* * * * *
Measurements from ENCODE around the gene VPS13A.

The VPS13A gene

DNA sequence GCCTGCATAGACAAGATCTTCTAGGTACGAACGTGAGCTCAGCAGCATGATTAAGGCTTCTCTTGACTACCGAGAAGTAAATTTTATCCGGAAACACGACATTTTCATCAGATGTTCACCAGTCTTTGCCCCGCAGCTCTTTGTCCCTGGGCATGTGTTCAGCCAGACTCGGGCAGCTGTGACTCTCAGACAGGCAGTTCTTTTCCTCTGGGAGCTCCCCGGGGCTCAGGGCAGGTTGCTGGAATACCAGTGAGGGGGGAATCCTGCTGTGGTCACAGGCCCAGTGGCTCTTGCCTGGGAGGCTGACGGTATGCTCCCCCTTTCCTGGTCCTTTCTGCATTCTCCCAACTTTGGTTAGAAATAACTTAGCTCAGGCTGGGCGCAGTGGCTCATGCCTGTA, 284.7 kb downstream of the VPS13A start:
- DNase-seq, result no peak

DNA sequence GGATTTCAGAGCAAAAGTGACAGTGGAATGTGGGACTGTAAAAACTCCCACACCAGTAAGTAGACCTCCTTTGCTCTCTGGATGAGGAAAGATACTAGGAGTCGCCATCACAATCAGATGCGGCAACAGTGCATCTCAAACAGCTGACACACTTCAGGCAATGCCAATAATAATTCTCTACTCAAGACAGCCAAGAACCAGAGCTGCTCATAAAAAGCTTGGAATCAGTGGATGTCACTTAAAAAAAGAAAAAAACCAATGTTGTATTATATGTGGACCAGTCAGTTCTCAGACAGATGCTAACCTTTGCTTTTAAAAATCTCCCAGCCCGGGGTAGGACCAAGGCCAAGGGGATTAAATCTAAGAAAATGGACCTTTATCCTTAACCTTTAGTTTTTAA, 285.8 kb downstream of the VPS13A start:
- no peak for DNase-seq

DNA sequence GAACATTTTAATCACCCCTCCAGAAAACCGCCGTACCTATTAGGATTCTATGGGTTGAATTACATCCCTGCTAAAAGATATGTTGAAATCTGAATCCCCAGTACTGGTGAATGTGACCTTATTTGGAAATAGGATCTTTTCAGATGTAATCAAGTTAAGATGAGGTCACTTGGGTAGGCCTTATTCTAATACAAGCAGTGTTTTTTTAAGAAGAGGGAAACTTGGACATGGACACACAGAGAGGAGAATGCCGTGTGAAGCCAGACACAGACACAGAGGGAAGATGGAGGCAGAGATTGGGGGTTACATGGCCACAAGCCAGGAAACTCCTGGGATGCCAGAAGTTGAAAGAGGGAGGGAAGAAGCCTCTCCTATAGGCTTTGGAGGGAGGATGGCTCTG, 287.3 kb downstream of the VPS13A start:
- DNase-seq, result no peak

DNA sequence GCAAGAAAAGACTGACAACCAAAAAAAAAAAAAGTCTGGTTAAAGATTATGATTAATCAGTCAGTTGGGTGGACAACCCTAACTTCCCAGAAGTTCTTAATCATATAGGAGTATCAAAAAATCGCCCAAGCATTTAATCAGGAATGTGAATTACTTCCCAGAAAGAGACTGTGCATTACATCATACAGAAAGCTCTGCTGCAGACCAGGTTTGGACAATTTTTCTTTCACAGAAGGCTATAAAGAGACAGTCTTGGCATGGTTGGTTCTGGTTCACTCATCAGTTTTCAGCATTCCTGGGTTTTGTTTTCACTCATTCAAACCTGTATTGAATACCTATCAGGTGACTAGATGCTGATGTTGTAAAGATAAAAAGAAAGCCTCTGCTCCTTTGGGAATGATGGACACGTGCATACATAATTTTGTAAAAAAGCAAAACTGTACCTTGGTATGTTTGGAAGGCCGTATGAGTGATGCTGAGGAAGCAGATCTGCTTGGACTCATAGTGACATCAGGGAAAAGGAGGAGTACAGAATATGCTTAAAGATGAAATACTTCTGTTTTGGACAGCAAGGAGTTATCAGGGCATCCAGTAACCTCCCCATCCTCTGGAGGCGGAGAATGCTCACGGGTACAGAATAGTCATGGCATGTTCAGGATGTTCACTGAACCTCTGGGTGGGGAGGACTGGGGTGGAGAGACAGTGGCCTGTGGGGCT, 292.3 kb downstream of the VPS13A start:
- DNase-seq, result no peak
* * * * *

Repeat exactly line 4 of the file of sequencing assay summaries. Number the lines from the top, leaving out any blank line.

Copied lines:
- DNase-seq, result no peak